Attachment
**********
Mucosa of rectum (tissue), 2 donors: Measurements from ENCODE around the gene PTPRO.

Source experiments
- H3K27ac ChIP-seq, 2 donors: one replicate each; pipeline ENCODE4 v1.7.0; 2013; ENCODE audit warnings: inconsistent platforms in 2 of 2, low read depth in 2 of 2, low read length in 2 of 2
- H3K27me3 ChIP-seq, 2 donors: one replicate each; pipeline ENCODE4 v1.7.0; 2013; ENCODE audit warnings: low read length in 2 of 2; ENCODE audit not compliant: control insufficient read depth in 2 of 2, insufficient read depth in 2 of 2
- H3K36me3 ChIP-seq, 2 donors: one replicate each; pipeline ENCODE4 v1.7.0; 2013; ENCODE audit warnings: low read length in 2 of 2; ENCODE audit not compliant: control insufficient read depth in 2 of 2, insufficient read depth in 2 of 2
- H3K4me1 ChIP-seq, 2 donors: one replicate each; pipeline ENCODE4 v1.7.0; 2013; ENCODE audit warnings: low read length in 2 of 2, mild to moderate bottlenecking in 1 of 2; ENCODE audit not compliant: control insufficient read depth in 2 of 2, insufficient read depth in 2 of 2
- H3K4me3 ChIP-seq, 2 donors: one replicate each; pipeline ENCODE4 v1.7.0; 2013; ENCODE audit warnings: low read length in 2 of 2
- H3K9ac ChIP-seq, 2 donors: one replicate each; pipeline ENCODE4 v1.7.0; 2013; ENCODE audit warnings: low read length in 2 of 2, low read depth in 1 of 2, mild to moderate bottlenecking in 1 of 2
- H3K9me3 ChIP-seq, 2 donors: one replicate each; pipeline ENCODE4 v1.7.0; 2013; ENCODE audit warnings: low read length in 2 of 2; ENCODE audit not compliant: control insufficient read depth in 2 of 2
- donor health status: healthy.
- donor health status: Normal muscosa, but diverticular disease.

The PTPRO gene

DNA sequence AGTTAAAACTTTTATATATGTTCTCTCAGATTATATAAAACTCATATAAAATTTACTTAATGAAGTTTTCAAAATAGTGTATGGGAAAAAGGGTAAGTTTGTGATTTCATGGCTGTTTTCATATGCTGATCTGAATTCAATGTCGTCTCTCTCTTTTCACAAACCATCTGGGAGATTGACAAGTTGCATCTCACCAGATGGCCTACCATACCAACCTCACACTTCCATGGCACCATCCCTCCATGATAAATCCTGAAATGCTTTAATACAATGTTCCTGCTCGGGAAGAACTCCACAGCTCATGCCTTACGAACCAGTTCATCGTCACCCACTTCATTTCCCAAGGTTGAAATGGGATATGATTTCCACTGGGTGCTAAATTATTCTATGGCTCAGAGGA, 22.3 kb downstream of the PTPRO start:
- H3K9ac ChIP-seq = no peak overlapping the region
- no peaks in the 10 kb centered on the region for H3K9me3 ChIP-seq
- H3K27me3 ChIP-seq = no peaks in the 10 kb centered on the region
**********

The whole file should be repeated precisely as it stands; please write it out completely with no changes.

Mucosa of rectum (tissue), 2 donors: Measurements from ENCODE around the gene PTPRO.

Source experiments
- H3K27ac ChIP-seq, 2 donors: one replicate each; pipeline ENCODE4 v1.7.0; 2013; ENCODE audit warnings: inconsistent platforms in 2 of 2, low read depth in 2 of 2, low read length in 2 of 2
- H3K27me3 ChIP-seq, 2 donors: one replicate each; pipeline ENCODE4 v1.7.0; 2013; ENCODE audit warnings: low read length in 2 of 2; ENCODE audit not compliant: control insufficient read depth in 2 of 2, insufficient read depth in 2 of 2
- H3K36me3 ChIP-seq, 2 donors: one replicate each; pipeline ENCODE4 v1.7.0; 2013; ENCODE audit warnings: low read length in 2 of 2; ENCODE audit not compliant: control insufficient read depth in 2 of 2, insufficient read depth in 2 of 2
- H3K4me1 ChIP-seq, 2 donors: one replicate each; pipeline ENCODE4 v1.7.0; 2013; ENCODE audit warnings: low read length in 2 of 2, mild to moderate bottlenecking in 1 of 2; ENCODE audit not compliant: control insufficient read depth in 2 of 2, insufficient read depth in 2 of 2
- H3K4me3 ChIP-seq, 2 donors: one replicate each; pipeline ENCODE4 v1.7.0; 2013; ENCODE audit warnings: low read length in 2 of 2
- H3K9ac ChIP-seq, 2 donors: one replicate each; pipeline ENCODE4 v1.7.0; 2013; ENCODE audit warnings: low read length in 2 of 2, low read depth in 1 of 2, mild to moderate bottlenecking in 1 of 2
- H3K9me3 ChIP-seq, 2 donors: one replicate each; pipeline ENCODE4 v1.7.0; 2013; ENCODE audit warnings: low read length in 2 of 2; ENCODE audit not compliant: control insufficient read depth in 2 of 2
- donor health status: healthy.
- donor health status: Normal muscosa, but diverticular disease.

The PTPRO gene

DNA sequence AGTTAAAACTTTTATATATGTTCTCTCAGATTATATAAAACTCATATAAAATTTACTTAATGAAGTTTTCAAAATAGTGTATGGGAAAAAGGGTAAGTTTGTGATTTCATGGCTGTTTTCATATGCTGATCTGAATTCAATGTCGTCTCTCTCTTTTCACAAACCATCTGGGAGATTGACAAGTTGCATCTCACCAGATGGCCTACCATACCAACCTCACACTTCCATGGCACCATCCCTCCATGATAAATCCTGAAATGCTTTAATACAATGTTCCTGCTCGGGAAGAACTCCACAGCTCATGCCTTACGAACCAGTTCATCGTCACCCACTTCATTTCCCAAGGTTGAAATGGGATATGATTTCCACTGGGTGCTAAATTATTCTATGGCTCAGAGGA, 22.3 kb downstream of the PTPRO start:
- H3K9ac ChIP-seq = no peak overlapping the region
- no peaks in the 10 kb centered on the region for H3K9me3 ChIP-seq
- H3K27me3 ChIP-seq = no peaks in the 10 kb centered on the region